Malaysia Bagus News
Malaysia Bagus News
Pocatello Police have arrested a male juvenile who made threats against Pocatello High School.
The threats were posted on Facebook and reported to police by members of the public who saw them Sunday. Police said the comments threatened violence would happen at the school on Monday, but did not release any specific details about those threats.
The juvenile, who was a student at the school, was arrested Sunday afternoon. He was in custody Monday on a misdemeanor charge of threatening violence against school grounds.
Pocatello-Chubbuck Director of Student Support Services Kent Hobbs said, " We have responded and will continue to respond to any threats against our schools."
Some people would say that what they post on social media is just a joke, but it's no laughing matter to law enforcement.
"It doesn't matter if you're joking or not," said Bannock County prosecutor Stephen Herzog. "The statute specifically provides that the state does not have to prove, as an element of this crime, that someone actually intended to carry out a shooting, for example. Just the fact that you have threatened to do a shooting on school grounds meets the elements of the crime."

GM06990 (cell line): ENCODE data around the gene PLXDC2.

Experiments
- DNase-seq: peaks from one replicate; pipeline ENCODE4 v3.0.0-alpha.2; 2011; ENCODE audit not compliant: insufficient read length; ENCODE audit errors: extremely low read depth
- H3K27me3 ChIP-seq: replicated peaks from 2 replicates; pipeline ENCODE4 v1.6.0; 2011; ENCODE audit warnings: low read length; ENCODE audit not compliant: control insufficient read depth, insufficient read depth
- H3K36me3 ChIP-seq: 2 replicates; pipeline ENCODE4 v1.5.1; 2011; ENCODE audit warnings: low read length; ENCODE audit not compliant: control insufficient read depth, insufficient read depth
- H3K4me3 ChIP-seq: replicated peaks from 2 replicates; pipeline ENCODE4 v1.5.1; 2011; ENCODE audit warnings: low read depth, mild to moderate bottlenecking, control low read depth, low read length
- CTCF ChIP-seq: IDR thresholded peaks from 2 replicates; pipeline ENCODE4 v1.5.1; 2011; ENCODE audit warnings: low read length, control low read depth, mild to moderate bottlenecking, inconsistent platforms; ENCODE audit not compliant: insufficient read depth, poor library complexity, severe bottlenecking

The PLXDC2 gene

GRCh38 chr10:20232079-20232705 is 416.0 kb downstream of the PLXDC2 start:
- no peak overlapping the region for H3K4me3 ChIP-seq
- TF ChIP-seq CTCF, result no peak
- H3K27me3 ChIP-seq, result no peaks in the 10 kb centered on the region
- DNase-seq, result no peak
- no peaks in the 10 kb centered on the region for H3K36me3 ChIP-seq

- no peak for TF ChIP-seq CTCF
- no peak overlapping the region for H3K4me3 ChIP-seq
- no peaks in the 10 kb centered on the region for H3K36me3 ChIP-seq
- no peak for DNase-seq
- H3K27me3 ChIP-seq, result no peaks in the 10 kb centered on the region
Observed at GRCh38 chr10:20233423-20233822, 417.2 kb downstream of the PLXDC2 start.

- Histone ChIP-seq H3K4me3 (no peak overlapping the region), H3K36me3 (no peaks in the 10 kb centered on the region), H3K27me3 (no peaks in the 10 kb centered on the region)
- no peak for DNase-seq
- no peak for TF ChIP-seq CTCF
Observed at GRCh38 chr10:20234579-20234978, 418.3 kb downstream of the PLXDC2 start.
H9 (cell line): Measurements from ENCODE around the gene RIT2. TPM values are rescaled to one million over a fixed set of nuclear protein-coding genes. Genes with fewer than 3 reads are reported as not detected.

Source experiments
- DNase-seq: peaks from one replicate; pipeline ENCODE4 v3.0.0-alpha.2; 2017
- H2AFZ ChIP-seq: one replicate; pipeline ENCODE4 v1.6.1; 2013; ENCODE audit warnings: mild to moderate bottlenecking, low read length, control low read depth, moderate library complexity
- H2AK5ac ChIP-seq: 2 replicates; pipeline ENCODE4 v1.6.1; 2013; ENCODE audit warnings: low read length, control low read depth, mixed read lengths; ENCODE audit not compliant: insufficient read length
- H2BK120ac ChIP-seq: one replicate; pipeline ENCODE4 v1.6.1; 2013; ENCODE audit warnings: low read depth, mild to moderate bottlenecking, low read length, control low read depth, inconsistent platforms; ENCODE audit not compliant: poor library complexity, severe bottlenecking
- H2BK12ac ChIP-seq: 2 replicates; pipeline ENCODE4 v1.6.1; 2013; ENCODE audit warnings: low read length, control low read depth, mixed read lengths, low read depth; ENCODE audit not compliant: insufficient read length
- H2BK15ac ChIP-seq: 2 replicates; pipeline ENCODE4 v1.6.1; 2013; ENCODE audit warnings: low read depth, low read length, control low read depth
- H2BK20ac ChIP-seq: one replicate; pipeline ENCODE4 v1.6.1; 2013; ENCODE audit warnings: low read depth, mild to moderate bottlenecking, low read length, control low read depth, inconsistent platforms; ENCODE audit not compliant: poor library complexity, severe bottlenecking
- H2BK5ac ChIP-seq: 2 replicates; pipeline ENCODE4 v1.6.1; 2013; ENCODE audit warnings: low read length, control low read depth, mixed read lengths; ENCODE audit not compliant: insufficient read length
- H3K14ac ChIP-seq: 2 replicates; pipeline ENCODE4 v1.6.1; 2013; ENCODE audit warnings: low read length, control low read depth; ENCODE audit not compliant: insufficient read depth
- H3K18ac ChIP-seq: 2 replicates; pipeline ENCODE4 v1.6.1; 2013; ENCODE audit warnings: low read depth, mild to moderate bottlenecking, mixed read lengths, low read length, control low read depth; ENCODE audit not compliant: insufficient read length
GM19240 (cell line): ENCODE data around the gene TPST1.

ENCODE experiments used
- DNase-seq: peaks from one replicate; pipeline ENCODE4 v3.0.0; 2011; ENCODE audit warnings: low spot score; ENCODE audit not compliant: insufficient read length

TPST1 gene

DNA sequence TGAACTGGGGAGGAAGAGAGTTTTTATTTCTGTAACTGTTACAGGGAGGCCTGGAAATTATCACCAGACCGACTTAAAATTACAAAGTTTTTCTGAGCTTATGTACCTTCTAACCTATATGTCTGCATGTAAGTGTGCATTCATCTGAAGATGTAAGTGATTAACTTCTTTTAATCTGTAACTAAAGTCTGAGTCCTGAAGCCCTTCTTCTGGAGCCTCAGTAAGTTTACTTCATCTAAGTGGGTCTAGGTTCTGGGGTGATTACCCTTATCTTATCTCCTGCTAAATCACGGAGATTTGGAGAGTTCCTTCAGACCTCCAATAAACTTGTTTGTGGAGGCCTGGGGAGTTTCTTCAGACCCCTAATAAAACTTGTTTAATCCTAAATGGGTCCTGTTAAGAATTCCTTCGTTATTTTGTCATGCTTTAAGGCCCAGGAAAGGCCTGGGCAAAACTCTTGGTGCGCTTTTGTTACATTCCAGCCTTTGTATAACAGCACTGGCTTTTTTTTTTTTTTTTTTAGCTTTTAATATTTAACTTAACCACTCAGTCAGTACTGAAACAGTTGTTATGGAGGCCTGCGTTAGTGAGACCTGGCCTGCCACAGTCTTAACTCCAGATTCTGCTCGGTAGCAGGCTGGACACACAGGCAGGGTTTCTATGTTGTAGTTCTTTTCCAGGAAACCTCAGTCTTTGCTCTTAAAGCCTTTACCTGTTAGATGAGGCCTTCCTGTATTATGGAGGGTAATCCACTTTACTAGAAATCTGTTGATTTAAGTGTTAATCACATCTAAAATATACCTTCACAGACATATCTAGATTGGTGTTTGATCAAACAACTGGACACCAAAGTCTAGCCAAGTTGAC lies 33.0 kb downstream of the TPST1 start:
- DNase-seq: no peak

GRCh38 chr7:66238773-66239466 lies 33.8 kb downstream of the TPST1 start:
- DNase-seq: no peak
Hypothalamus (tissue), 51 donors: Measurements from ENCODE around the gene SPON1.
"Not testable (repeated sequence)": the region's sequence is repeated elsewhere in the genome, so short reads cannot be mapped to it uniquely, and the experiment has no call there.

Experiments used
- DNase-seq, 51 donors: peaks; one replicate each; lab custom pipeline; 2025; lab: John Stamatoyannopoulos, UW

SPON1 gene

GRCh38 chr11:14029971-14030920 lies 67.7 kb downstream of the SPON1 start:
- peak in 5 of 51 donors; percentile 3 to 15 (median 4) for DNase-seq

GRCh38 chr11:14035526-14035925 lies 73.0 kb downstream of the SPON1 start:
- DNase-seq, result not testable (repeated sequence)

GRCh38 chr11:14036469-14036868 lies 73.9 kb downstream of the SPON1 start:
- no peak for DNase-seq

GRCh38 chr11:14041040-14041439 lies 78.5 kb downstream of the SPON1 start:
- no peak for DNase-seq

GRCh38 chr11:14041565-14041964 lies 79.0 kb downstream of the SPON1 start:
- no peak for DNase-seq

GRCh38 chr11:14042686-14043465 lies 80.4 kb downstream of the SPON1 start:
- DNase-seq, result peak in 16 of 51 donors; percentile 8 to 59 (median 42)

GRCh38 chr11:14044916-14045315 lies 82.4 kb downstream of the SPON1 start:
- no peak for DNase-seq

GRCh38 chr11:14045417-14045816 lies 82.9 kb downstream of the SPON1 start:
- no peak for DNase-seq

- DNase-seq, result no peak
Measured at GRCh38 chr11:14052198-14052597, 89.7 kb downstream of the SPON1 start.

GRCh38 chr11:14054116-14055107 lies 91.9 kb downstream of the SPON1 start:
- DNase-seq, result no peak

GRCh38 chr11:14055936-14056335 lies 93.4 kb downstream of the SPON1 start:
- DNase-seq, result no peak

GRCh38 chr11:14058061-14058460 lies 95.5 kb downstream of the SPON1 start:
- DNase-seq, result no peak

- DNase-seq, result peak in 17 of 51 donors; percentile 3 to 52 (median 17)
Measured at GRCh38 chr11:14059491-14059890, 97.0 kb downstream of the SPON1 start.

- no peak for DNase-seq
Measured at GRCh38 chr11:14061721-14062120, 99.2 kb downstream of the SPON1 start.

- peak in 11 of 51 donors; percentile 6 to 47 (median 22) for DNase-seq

The statute Herzog is referring to is Title 18, Chapter 33. It reads, "Any person, including a student, who willfully threatens on school grounds by word or act...to do violence on school grounds is guilty of a misdemeanor."
Law enforcement said the statute is what keeps schools and students safe, especially with the long history of school shootings across the nation. They said you can never just ignore a threat because it may be a joke.
"You have to look at every instance of a threat being made to school or students very seriously because you don't know which threats someone intends to carry out and which threats are just not really motivated by an intent to carry through with them," Herzog said.
"The one threat that you wouldn't follow up on or that you wouldn't take seriously would have dire consequences," said Dianne Brush, community services specialist for the Pocatello police department.
Police said that while what is posted on social media may not always have legal consequences, it could have other effects, and they could stick.
"Any job you're going to apply for, a scholarship to college, people are going to check what you've posted on social media in the past," Brush said. "Those kind of things can come back to haunt you ten years from now."
Police said it's also important that the community never assume threats are a joke. It's important they get reported, just like this one was.
Police are still investigating, but say there is no further threat to the school at this time.